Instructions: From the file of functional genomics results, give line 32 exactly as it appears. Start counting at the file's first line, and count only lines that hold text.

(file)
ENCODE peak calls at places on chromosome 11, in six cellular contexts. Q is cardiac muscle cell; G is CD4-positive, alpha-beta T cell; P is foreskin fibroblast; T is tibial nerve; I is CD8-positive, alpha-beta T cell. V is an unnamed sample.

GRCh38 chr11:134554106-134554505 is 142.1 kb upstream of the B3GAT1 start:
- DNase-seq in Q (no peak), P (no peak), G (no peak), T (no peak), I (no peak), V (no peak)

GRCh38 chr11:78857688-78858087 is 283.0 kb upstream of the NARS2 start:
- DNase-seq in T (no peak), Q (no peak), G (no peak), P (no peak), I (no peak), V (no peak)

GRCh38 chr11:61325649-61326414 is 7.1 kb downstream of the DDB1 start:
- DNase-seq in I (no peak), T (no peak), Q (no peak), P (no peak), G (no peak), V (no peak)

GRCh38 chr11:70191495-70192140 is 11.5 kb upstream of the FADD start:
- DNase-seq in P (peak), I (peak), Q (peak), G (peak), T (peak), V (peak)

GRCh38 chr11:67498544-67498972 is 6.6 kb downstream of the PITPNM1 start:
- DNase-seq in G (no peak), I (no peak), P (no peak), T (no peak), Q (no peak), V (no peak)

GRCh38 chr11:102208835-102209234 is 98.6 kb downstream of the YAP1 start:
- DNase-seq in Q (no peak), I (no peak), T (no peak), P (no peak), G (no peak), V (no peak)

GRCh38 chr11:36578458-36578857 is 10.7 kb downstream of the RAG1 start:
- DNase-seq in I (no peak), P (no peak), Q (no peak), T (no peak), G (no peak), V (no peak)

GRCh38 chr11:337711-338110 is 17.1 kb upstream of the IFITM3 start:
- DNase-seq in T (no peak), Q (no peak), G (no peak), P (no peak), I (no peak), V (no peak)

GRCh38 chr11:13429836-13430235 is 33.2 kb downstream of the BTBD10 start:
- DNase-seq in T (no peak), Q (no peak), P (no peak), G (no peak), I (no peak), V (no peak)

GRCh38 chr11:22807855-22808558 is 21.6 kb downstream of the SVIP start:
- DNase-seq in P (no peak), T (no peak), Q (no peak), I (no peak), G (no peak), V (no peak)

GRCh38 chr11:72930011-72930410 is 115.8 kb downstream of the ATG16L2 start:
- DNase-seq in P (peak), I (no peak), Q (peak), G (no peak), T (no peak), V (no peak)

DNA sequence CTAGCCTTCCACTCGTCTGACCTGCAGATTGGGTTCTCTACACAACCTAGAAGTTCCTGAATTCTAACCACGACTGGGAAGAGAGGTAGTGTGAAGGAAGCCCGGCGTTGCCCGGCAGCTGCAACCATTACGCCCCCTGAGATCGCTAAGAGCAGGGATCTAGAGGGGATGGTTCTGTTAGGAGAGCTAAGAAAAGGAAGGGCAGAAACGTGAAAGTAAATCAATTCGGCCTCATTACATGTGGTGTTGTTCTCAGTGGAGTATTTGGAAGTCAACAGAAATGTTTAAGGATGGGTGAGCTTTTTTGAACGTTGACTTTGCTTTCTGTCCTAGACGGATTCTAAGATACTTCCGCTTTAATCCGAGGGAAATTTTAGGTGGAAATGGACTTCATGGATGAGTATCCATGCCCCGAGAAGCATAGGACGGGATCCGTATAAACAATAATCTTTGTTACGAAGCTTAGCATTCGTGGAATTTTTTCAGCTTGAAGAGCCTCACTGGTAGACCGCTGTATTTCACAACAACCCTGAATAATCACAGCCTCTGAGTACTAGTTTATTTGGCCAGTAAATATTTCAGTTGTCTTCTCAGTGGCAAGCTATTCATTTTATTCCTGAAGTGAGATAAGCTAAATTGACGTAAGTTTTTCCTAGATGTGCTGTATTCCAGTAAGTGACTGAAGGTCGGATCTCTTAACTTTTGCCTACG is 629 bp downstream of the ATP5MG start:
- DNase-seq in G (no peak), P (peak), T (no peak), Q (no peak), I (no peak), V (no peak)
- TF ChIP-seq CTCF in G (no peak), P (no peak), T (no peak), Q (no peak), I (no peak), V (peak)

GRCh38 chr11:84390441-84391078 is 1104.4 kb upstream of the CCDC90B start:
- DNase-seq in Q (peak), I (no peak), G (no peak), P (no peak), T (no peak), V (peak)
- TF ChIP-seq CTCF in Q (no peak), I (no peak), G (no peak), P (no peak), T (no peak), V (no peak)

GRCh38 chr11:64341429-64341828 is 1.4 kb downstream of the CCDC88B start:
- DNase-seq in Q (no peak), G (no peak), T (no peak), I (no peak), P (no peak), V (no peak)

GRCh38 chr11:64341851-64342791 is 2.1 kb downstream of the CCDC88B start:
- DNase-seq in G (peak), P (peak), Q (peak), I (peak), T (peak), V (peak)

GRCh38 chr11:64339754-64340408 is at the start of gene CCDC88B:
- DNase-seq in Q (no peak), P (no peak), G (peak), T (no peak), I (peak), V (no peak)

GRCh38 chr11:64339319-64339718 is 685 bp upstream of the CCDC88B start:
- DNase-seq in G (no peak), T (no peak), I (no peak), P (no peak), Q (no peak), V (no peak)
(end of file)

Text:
GRCh38 chr11:64341851-64342791 is 2.1 kb downstream of the CCDC88B start: